I am the president of Responsible Growth Coalition, a local nonprofit that advocates publicly vetting and justifying each capital road project set forth in the Integrated Transportation Plan.
For the past several years we have focused on the proposed Tribal Trail Connector, engaged in community outreach and education, and communicated our position to the Board of County Commissioners, which is responsible for the project’s final approval and funding, in writing and by participating in all relevant public comment sessions. Our primary issue has always been the reality of induced demand, which will likely defeat any attempt to alleviate current traffic congestion through road expansion.
Over the past year, Responsible Growth Coalition has participated in, or otherwise closely followed, events relating to the connector project, including:
1. Indian Springs Ranch and Indian Trails homeowners, who would most benefit from the Connector (their trips to and from points west along Highway 22 would be shortened more than anyone else’s), have voted to oppose the project.
2. The project’s Stakeholder Advisory Committee has written to the commissioners indicating opposition by a majority of its members to pursuing the Connector’s construction at this time, in favor of other suggested initiatives.
3. Jim Charlier’s update of the Integrated Transportation Plan presented to the joint information meeting in November 2019 emphasizing, among other things, traffic congestion alleviation, indicated as a benefit of the Connector in its Charter Document, is unlikely due to induced demand.
4. Cambridge Systematic’s Phase 2 analysis of the impact of capital projects, specifically the Connector, confirms the findings of the Phase 1 Travel Demand Model run, i.e., induced demand will result in a net increase of more than 1,000 vehicle trips a day between South Park Loop and Highway 22.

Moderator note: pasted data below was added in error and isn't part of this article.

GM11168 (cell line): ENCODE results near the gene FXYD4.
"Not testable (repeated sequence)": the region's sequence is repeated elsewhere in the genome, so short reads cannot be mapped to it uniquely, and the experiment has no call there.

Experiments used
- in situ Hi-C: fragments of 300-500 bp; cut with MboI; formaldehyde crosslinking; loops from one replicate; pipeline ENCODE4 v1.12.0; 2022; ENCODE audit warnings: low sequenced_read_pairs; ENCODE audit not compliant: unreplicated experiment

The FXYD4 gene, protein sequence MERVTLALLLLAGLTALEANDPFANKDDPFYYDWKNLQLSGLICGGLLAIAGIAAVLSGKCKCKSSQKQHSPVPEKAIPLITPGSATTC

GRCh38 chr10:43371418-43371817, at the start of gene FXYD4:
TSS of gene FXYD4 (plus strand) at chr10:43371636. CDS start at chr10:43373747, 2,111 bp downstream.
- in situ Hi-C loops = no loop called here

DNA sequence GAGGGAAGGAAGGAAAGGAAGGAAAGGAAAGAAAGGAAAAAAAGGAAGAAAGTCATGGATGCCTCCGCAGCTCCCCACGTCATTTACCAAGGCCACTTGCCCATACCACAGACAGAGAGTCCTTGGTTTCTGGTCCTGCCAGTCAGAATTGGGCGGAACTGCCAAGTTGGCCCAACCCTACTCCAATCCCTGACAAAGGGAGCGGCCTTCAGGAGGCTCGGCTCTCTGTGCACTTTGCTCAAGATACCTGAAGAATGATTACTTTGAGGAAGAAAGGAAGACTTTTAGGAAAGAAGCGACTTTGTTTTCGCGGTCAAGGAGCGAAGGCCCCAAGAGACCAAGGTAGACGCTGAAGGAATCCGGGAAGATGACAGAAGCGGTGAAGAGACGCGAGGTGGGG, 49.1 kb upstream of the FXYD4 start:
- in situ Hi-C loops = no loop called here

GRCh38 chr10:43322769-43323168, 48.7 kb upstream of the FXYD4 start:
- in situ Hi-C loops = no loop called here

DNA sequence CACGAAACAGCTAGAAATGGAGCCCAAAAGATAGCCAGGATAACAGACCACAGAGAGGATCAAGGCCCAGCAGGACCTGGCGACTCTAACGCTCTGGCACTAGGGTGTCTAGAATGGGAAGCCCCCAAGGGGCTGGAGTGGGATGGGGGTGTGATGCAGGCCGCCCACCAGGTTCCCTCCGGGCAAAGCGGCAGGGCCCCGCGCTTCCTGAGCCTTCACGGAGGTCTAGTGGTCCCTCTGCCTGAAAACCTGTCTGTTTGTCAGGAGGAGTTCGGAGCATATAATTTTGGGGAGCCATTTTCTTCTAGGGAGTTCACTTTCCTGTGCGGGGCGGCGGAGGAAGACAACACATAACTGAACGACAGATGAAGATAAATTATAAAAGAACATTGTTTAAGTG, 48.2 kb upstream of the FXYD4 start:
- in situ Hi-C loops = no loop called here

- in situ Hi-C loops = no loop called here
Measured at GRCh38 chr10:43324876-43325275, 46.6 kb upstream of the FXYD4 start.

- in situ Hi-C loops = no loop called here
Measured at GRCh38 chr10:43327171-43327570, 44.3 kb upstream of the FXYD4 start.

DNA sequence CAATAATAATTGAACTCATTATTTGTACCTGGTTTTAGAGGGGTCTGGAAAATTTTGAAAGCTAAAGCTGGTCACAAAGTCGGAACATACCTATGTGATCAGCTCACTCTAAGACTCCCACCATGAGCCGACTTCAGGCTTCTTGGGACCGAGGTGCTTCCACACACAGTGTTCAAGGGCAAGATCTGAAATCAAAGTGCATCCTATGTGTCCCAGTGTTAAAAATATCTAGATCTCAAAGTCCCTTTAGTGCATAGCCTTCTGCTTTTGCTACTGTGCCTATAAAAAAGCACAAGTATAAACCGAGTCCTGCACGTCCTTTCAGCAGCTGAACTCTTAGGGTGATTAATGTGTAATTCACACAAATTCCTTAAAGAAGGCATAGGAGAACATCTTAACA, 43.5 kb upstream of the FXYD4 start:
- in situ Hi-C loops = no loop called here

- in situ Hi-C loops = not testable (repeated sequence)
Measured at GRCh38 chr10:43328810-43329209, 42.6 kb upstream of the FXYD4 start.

5. The recent wetland study of the meadow the connector would cross indicates a much larger and deeper wetland and the presence of a large fen (which cannot be mitigated). While the fen has resulted in the elimination of any option for the connector to swing to the west and connect to Indian Springs Drive, we should expect a material increase in the project’s cost (currently estimated at $7 million) to mitigate its impact on the wetlands.
In addition, the Stakeholder Committee process has been disappointing. The agenda for its meetings has been limited from the outset by consultants hired by the commissioners and WYDOT representatives, to analysis of potential configurations of the Connector, as if its construction were a foregone conclusion. Also, discussions regarding the “do nothing” option, initiated by stakeholder committee members, have been shut down. We can only hope the committee will stand its ground and assert its role as that of determining the best option going forward, present it to the commissioners, who we hope will take that input into consideration. Otherwise the stakeholder committee process appears to be window dressing.
In summary, to date there is still no analysis that indicates benefits to the community with the connector’s construction that justify its $7 million or more price tag and the risks it poses to the environment. Until such analysis is completed and shared with the public, the commissioners should not approve this project — doing so would be in direct conflict with the Comprehensive Plan’s stated mission (“to preserve and protect our ecosystem”), which the Commissioners are supposed to uphold.